Direct-selling beauty products company Avon Products (NYSE:AVP) recently rejected an unsolicited $10 billion takeover bid from fragrance maker Coty, a company less than half of its size, calling the offer undervalued and opportunistic. With the news, Avon stock jumped up by 17% on Monday, but was still short of $23.25/share that Coty offered. The company’s position has weakened over the past few months after having posted poor earnings results and an ongoing SEC investigation into alleged overseas bribery. The business recovery has further been delayed and complicated due to absence of a CEO, making it susceptible to hostile take-over bids during rough times. However, Monday morning’s announcement that former Johnson & Johnson (NYSE:JNJ) executive Sherilyn McCoy might will take over the role of CEO could help.
Avon sells its products to the end-consumer through direct-selling and has an active global sales force of over 6 million sales representatives. This business model separates it from peers such as L’Oreal (PINK:LRLCY), Procter & Gamble (NYSE:PG), Estee Lauder (NYSE:EL) and Unilever (NYSE:UL).
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Why Avon finds Coty’s bid undervaluing, opportunistic and uncertain
Avon quickly rejected Coty’s bid saying that the $23.25 cash per share offer as “significantly undervaluing”. Even though the offer was at a 20% premium to the prior Friday’s closing price of $19.36, Avon found it much cheaper compared to its historical prices. Avon stock plummeted to a 52-week low last November after recording weak sales and business disruptions in its largest Brazilian market in the second half of 2011, and because of which Avon missed its targets and withdrew its revenue guidance. The stock previously also suffered the brunt of the company’s costly and prolonged SEC investigation for a possible violation of the Foreign Corrupt Practices Act, which also created complications for its business recovery.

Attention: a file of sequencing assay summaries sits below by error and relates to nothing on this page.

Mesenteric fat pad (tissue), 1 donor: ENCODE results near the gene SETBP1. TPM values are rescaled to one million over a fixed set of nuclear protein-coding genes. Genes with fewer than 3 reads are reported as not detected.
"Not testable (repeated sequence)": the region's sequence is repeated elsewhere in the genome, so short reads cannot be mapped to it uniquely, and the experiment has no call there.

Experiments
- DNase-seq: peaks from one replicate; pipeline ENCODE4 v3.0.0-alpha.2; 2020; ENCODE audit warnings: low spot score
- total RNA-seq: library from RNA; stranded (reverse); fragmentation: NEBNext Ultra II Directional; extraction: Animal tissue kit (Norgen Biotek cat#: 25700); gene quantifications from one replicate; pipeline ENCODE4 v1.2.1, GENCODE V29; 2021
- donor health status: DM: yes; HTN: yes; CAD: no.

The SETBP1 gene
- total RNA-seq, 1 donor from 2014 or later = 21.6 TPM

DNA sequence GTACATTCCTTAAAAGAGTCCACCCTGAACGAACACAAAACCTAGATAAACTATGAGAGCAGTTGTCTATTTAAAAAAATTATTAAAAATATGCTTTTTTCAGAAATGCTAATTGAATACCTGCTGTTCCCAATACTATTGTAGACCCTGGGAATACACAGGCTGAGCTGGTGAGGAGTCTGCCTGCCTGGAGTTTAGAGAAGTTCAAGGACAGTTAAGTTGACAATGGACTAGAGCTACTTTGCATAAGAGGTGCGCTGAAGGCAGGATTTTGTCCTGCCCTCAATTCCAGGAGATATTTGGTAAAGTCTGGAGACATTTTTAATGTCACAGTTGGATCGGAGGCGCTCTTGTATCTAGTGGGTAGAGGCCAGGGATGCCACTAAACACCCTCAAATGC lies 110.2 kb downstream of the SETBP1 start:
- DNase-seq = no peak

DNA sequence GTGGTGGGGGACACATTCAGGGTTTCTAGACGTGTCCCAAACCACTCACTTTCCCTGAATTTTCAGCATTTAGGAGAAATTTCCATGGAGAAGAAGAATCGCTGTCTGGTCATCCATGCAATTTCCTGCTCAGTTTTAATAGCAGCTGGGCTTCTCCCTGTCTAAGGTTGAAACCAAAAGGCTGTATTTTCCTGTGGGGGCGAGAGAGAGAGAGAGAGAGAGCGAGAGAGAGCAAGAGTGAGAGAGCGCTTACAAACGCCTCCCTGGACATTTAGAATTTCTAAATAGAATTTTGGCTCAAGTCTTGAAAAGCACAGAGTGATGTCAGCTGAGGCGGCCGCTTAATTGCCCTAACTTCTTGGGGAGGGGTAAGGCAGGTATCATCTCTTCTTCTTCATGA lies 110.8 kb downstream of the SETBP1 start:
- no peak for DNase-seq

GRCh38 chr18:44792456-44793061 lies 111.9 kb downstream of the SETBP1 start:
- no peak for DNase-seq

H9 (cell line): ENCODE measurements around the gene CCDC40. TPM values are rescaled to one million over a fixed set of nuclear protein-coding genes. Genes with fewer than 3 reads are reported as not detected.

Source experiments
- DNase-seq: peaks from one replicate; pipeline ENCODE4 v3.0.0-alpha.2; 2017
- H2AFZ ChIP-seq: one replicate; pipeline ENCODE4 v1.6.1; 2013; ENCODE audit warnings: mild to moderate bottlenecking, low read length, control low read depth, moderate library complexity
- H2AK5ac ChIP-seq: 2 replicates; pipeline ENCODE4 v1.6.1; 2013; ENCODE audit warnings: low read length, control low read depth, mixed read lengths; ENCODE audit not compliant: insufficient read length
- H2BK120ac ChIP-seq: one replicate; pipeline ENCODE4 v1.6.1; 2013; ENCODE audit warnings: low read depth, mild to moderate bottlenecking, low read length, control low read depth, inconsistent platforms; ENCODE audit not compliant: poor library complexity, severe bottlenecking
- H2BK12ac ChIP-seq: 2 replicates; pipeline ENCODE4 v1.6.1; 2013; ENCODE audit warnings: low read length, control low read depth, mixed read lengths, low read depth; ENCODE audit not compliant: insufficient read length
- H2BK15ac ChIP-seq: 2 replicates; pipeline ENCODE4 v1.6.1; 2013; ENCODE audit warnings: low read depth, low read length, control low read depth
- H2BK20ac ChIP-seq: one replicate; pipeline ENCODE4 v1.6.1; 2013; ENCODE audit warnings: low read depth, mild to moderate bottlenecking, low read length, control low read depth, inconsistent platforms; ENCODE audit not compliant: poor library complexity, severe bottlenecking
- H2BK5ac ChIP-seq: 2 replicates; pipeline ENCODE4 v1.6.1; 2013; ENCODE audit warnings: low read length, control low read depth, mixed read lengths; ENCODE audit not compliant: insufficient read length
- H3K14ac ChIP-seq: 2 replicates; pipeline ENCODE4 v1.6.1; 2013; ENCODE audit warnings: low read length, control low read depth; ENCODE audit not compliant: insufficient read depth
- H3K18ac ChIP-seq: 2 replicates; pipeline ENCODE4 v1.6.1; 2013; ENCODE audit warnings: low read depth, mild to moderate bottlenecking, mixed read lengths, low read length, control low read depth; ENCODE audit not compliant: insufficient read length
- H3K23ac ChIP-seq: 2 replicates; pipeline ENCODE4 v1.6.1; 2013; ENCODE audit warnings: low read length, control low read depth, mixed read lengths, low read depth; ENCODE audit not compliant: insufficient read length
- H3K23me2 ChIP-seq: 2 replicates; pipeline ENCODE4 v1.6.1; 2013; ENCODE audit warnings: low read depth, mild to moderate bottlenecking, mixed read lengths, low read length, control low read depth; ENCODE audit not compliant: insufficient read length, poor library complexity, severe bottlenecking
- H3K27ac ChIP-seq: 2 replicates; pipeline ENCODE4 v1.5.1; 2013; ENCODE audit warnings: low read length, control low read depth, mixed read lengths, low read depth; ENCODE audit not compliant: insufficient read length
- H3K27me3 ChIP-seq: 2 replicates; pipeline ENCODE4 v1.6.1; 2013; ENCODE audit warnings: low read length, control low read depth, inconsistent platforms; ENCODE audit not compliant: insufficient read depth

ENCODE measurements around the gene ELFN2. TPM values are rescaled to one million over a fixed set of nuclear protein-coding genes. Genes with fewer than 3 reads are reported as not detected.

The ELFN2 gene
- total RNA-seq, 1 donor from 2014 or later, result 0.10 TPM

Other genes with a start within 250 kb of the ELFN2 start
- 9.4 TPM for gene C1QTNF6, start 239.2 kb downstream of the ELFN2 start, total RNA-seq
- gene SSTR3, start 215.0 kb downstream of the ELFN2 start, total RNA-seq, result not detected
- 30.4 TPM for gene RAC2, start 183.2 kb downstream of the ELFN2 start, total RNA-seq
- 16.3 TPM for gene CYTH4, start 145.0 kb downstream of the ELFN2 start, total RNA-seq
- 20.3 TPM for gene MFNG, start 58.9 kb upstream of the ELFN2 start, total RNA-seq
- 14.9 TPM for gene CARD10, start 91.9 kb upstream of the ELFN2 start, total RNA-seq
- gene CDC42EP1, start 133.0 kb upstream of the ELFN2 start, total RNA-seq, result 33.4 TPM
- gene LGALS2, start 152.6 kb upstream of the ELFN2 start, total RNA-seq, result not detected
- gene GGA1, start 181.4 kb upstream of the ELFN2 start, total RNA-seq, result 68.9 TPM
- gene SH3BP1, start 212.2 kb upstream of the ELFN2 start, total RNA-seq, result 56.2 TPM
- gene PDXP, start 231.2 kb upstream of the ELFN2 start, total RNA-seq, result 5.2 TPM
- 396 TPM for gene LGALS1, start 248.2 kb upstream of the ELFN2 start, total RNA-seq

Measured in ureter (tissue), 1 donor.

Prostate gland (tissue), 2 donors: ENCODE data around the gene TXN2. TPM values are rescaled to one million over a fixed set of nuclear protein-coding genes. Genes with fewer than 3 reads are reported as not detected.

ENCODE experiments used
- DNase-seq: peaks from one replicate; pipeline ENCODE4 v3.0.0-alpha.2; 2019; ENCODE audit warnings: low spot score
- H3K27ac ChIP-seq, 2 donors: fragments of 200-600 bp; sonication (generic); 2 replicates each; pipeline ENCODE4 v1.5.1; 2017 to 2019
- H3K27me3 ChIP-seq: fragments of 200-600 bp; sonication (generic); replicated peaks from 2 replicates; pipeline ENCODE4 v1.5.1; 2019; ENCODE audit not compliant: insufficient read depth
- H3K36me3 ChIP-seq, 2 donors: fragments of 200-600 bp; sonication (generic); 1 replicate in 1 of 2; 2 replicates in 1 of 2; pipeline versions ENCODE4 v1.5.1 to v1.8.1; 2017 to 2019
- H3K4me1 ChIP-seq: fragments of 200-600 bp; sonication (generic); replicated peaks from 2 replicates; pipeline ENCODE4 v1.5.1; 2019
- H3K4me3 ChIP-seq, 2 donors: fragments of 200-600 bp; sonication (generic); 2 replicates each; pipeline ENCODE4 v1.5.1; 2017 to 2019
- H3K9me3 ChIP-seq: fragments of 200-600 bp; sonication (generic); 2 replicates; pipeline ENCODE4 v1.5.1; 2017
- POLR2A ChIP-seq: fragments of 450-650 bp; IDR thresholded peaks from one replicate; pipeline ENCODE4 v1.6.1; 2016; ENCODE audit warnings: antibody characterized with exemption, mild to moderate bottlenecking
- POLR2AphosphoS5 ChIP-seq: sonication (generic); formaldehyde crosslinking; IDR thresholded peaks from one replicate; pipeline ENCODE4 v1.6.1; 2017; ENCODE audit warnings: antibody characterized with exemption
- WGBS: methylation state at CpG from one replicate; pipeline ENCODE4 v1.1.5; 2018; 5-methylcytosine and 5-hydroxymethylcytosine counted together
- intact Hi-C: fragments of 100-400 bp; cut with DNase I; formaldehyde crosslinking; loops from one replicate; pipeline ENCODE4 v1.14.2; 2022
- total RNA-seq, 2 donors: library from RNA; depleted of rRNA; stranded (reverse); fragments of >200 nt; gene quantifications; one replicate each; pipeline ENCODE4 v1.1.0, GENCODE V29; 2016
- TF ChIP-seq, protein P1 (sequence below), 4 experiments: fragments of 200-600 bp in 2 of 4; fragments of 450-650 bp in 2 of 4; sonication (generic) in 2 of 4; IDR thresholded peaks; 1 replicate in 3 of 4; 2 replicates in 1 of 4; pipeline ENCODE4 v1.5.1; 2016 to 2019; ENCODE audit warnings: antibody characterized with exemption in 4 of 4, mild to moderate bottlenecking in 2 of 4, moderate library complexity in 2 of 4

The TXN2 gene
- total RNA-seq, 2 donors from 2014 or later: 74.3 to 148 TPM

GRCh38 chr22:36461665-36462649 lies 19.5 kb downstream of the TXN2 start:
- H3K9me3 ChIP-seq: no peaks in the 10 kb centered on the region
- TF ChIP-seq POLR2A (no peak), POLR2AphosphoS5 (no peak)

Coty’s offer valued Avon at 1.1 times last year’s weak revenues and 8.7 times the 2011 EBITDA. Even though it’s open to raise the offer value after looking at Avon’s books, its ability to raise such huge financial resources to acquire a company, whose revenues were 2.5 times its own in 2011, is doubtful.
Is it wise to integrate radically different business models?
While Coty considers Avon’s unique direct sales distribution platform a quick way to give it access to several new markets and geographies, there is also the critical question of integrating a huge company that runs a radically different business model to that of its own. This is a big reason why Avon lacks many prospective suitors despite its current difficult position. It would be wiser for Avon to focus on revitalizing its direct-selling model that has proved to be very successful for the company until recently.
Avon continues with the CEO search
Avon is taking on 2012 as a “year of transition” and is planning to focus on improving sales, cutting costs and generating cash. It is, however, not planning for margin recovery. Avon’s stock picked up slightly since December as the company showed some aggressiveness by making top-level management changes and with ex-chief Andrea Jung offering to step down.
Monday morning, Avon announced that it has appointed Sheri McCoy who has spent 30 years at Johnson & Johnson and served as a vice chairman on the company’s executive committee. According to the Wall Street Journal, Ms. McCoy was leading candidate for the CEO post at J&J, but lost out in February to Alex Gorsky.
Avon’s stock has already lost about 30% of its value over the past year, and finding a new CEO that can lay out a solid strategy will help turn the company around.
We have $20.52 Trefis price estimate for Avon stock, implying a discount of 14% to the current market price.